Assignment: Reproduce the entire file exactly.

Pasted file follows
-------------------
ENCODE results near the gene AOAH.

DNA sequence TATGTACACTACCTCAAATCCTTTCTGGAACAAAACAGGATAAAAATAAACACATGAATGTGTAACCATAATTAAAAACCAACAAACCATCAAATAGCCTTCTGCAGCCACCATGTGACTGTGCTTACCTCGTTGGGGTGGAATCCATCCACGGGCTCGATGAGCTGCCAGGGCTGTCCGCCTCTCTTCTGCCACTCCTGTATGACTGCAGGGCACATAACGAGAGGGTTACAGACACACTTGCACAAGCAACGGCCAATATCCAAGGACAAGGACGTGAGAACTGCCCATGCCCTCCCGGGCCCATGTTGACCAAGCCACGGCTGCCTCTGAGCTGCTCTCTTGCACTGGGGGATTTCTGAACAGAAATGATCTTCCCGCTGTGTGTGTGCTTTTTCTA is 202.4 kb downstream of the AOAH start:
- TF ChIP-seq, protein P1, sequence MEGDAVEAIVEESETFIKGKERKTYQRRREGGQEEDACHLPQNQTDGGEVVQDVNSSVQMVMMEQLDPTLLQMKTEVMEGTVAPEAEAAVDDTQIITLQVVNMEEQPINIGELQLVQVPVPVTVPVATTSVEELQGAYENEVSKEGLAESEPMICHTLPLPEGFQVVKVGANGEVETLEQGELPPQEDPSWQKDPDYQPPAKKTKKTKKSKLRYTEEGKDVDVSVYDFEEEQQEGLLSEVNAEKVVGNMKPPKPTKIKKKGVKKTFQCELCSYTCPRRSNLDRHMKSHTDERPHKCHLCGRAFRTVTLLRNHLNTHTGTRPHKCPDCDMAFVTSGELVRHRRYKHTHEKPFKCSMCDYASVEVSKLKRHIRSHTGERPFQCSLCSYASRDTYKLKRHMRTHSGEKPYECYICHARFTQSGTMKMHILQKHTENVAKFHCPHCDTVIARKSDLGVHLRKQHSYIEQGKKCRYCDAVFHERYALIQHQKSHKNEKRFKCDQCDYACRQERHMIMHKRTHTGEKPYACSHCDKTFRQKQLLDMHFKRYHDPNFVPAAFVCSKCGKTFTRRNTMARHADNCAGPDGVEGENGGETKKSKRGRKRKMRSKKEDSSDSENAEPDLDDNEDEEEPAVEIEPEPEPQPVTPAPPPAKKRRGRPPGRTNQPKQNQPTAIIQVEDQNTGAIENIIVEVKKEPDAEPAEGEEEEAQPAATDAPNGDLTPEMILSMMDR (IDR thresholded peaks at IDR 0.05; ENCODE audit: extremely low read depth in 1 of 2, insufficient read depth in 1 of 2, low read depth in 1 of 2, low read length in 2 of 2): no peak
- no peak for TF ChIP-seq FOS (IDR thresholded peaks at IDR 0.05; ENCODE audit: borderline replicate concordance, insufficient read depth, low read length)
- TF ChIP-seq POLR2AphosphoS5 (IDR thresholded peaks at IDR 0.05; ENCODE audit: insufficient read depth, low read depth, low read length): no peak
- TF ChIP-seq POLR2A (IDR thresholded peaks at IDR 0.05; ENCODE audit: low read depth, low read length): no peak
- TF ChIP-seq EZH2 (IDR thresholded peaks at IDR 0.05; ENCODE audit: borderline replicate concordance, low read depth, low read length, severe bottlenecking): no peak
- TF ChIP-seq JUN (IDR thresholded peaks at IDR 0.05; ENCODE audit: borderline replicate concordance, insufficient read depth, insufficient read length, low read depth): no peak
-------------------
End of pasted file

ENCODE results near the gene AOAH.

DNA sequence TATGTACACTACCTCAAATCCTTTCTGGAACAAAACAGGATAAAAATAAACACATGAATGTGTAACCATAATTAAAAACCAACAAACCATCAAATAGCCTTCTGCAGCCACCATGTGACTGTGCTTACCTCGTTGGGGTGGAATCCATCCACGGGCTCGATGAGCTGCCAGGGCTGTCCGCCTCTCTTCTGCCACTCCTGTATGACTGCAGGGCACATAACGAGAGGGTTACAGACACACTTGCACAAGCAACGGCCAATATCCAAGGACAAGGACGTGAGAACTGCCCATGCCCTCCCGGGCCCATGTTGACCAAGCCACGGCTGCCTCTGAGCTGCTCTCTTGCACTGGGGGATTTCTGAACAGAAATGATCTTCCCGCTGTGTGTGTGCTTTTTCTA is 202.4 kb downstream of the AOAH start:
- TF ChIP-seq, protein P1, sequence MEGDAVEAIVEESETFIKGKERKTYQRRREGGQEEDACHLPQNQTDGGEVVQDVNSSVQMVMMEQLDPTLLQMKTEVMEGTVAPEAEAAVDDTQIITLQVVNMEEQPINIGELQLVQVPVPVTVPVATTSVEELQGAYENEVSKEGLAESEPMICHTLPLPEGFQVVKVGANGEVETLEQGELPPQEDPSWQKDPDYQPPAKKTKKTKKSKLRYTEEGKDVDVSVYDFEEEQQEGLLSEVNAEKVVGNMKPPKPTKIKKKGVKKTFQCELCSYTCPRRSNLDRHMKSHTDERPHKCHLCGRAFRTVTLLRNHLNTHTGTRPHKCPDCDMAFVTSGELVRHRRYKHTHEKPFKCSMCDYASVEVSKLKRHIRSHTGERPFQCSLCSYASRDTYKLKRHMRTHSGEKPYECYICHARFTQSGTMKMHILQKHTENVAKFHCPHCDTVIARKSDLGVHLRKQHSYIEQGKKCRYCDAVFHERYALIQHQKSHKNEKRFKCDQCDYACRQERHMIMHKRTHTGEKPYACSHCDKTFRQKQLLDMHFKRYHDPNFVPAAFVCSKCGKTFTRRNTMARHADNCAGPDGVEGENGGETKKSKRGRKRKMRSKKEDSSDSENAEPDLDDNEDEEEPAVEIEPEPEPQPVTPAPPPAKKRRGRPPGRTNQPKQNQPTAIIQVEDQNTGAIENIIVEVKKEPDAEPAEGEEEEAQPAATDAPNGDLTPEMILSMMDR (IDR thresholded peaks at IDR 0.05; ENCODE audit: extremely low read depth in 1 of 2, insufficient read depth in 1 of 2, low read depth in 1 of 2, low read length in 2 of 2): no peak
- no peak for TF ChIP-seq FOS (IDR thresholded peaks at IDR 0.05; ENCODE audit: borderline replicate concordance, insufficient read depth, low read length)
- TF ChIP-seq POLR2AphosphoS5 (IDR thresholded peaks at IDR 0.05; ENCODE audit: insufficient read depth, low read depth, low read length): no peak
- TF ChIP-seq POLR2A (IDR thresholded peaks at IDR 0.05; ENCODE audit: low read depth, low read length): no peak
- TF ChIP-seq EZH2 (IDR thresholded peaks at IDR 0.05; ENCODE audit: borderline replicate concordance, low read depth, low read length, severe bottlenecking): no peak
- TF ChIP-seq JUN (IDR thresholded peaks at IDR 0.05; ENCODE audit: borderline replicate concordance, insufficient read depth, insufficient read length, low read depth): no peak